Wednesday, October 9, 2019

The Sun Never Sets On...

By Tiffany Amber Stockton



Last month, I share a little above short stories and novellas. Ironically, that was also the topic of the workshop I provided for the At-Home Conference for ACFW (American Fiction Christian Writers).  If you missed that post, you can read it here: https://www.hhhistory.com/2019/09/dime-novels-short-stories.html.

Since writing has slowed for the time being, I decided to dip my toe back into the teaching arena last year and cover for absent teachers at my kids' school from time to time. As a former teacher, this puts me back doing something I used to love without the long-term commitment. One of those days was just last week when I covered for a 7th and 8th grade History teacher. The students were preparing for a big exam, so we played a version of Jeopardy to help them review.

The topic? The British Empire over the past 300-400 years. I'm always amazed at just how wide their influence is in the world, so I thought it would be a fun topic to cover for this month.

THE SUN NEVER SETS ON THE BRITISH EMPIRE



Do you know who is known for saying that famous quote?

The phrase was first made by Fray Francisco de Ugalde to King Charles 1. In 1852, Alexander Campbell used the phrase to express the dominion of Britain and America.

Between the 18th and 20th century, the British Empire acquired more and more territories, making it the largest empire in history. During this time, it was also the most powerful. The Empire had establishments in Africa, Asia, Europe, America, and numerous islands across the globe. In fact, nearly 25% of the earth's landmass was in control of the British. The region was so extensive that at any one time there was daylight in at least one of the territories.

In the late 15th and 16th centuries, the Age of Exploration saw explorers from many different countries. In spite of Spain and Portugal being the first to conduct global explorations through voyage, the British soldiers were far more organized. They attacked the forts and trade posts of other Europeans, and eventually took control of the Americas. Then, a decree went out that only British ships could trade with the English colonies. That about sealed the deal for the British Empire, taking control of the trade routes.

However, this reign started waning around the turn of the 20th century. The United States and many others had gained independence from Britain. That, combined with ongoing rivalries with Spain, Portugal, France, and Russia weakened the Empire.

So, what about today? Does the sun still not set on areas controlled by the Crown? I mean, no one really calls it an "empire" anymore, but you might be surprised to know this phrase is still true today. Although it's a much smaller landmass area, the Crown still maintains control of some key areas (namely the Pitcairn Islands in the South Pacific and a military outpost in the Chagos Islands in the Indian Ocean) which continue to allow it to have "global" power.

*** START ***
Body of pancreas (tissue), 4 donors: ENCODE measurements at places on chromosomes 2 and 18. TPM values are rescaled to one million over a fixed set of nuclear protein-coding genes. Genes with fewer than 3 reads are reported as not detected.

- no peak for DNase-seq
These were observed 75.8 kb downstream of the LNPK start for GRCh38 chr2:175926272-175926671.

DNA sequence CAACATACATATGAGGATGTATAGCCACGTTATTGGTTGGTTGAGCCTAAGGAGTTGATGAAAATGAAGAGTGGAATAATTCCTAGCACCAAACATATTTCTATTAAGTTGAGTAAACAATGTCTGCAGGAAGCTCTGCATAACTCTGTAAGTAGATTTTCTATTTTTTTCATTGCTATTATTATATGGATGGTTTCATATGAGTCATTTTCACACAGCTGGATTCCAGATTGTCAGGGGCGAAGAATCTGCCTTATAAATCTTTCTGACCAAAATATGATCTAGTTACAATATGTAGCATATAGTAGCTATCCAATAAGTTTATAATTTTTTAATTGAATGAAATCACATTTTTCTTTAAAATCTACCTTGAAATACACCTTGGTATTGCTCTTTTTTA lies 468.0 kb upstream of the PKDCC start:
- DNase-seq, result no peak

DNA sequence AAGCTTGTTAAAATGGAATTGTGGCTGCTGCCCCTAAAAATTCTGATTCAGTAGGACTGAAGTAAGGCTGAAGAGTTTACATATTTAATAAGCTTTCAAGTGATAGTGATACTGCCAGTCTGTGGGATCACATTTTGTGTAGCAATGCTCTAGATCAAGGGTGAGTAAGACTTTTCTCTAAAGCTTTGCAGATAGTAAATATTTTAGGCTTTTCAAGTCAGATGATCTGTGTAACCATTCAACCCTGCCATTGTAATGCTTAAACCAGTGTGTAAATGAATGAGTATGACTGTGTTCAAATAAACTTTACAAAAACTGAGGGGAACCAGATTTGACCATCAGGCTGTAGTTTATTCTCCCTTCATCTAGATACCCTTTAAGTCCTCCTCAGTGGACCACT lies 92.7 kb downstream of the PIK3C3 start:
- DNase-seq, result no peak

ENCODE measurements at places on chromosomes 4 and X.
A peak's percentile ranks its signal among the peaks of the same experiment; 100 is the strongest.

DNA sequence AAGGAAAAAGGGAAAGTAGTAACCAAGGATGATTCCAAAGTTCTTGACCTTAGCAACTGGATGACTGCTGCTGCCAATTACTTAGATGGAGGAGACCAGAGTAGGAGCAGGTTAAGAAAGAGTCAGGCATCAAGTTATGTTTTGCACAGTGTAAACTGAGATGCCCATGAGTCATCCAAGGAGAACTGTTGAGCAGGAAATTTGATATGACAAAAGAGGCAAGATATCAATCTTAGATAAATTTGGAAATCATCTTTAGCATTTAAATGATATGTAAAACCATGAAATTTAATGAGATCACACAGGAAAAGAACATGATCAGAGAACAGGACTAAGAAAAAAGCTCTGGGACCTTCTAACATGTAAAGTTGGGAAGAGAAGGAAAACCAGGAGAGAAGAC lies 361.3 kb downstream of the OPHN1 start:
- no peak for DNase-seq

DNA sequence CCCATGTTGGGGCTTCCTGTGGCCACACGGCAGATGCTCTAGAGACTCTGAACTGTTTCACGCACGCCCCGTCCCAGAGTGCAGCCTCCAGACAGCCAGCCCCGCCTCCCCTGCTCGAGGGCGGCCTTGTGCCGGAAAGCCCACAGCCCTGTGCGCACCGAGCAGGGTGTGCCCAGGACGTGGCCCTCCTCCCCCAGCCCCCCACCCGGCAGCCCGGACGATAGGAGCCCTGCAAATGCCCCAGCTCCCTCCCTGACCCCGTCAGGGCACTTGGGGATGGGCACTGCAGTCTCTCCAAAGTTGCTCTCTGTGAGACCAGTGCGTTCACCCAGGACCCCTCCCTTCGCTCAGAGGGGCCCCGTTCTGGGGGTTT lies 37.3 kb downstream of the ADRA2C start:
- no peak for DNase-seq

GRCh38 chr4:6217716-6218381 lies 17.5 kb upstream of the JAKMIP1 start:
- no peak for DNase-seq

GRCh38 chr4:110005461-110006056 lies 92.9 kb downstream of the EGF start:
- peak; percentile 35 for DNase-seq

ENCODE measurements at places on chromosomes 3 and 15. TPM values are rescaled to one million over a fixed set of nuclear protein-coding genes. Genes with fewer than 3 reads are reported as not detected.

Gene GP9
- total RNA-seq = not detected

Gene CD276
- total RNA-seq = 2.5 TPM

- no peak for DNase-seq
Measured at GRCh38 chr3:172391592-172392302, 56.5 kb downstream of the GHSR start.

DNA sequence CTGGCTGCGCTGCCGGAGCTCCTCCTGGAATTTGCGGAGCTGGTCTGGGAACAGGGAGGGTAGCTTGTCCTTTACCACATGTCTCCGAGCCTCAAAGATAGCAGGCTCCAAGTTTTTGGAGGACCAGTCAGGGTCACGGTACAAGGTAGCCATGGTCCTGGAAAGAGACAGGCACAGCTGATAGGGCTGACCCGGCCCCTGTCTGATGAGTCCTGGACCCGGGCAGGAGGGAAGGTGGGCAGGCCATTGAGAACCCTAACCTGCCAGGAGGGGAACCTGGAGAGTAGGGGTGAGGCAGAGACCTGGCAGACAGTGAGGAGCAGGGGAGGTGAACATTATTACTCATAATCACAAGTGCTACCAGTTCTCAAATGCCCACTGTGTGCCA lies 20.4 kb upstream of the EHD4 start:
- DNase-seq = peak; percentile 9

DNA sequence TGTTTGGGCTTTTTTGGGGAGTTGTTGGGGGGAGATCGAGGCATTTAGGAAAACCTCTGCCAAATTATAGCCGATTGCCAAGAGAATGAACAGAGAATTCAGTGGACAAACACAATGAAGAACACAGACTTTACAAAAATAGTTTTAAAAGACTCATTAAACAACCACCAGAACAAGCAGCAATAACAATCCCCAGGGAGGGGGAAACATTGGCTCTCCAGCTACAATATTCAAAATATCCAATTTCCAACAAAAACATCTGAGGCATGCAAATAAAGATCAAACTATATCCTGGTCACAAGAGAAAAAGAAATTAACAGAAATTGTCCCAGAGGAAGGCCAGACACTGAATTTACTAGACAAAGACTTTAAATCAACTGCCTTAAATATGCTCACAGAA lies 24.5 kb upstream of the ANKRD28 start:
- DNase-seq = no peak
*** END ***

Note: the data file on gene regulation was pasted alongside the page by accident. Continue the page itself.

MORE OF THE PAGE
I guess it shouldn't come as much surprise that the English language is the most widely-spoken around the world and is the principle language of business. Even going back as far as the exploration voyages, English/British influence could be found everywhere.

I don't know about you, but I don't mind the influence...as long as I don't have to call the trunk of my car a "boot" or the hood a "bonnet."


NOW IT'S YOUR TURN:

* Have you ever visited a British colony? Or even a *former* British colony? Where was it?

* What words or phrases do you know that are part of the English language, but they are distinctly British in dialect?

* Name one thing in your life that exists because of British influence.

Leave answers to these questions or any comments on the post below. Come back on the 9th of November for my next appearance.


BIO

Tiffany Amber Stockton has been crafting and embellishing stories since childhood, when she was accused of having a very active imagination and cited with talking entirely too much. Today, she has honed those childhood skills to become an award-winning and best-selling author and speaker who is also an advocate for literacy as an educational consultant with Usborne Books. Through personal development, she strives to help others become their best from the inside out.

She lives with her husband and fellow author, Stuart Vaughn Stockton, along with their two children and three dogs in Colorado. She has sold twenty (21) books so far and is represented by Tamela Hancock Murray of the Steve Laube Agency. You can find her on Facebook and GoodReads.

1 comment:

  1. I'm sure there is some British influence that enters my life but I can't offhand come up with a single thing that might be distinctively British. Thanks for the questions you raise.

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